Employing processing strategies outlined in Mark Greene's and Dennis Meissner's 2005 article, More Product, Less Process: Revamping Traditional Processing Approaches to Deal With Late 20th-Century Collections, the project team tested the limits of minimal processing on collections of all types and ages, in 23 Philadelphia area repositories. A primary goal of the project, the team processed at an average rate of 2-3 hours per linear foot of records, a fraction of the time ordinarily reserved for the arrangement and description of collections. Among other time saving strategies, the project team did not extensively review the content of the collections, replace acidic folders or complete any preservation work.
- Hatch, David Lindley
- Ruggles, Alma
- Thierry, Mary Mills
- Stokes, Caroline Green Mitchell
- Stokes, I.N. Phelps (Isaac Newton Phelps)
- Hatch, Gethel Gregg
- Mitchell, Clarence Green
- Mitchell, Anna V.S.
- Hatch, John Davis, Jr., d. 1996
- Stokes, Anson Phelps, 1874-1958
- Stokes, Helen Louisa Phelps, 1846-1930
- Mitchell, Clarence Blair, b. 1865
- Stokes, Olivia Egleston Phelps, 1847-1927
- Bryn Mawr College
- Finding Aid Author
- Leslie O'Neill and Forrest Wright, Melissa Torquato, Cassidy Gruber Baruth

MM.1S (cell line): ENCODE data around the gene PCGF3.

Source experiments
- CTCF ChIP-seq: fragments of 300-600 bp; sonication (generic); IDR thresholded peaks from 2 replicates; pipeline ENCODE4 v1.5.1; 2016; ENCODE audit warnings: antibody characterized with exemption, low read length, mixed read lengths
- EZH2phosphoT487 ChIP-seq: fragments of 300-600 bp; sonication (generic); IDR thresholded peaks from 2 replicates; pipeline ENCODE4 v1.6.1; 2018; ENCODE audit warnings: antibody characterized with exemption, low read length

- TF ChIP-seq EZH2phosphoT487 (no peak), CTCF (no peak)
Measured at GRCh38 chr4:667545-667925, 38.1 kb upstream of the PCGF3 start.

- Finding Aid Date
- January 29, 2010
- The processing of this collection was made possible through generous funding from The Andrew W. Mellon Foundation, administered through the Council on Library and Information Resources' "Cataloging Hidden Special Collections and Archives" Project.
- Access Restrictions
This collection is open for research use.
- Use Restrictions
Copyright restrictions may apply. Please contact the Archives with requests for copying and for authorization to publish, quote or reproduce the collection.
The letters in the "Correspondence" series are arranged into outgoing and incoming sub-series, according to the principals in the Phelps Stokes, Mitchell, and Hatch families.
The correspondence in this series is arranged into outgoing and incoming series. This was the pre-existing order and was preserved to maintain order.
The third and final series, "Family Correspondence," was processed prior to this project. The arrangement assigned during that earlier processing effort was preserved.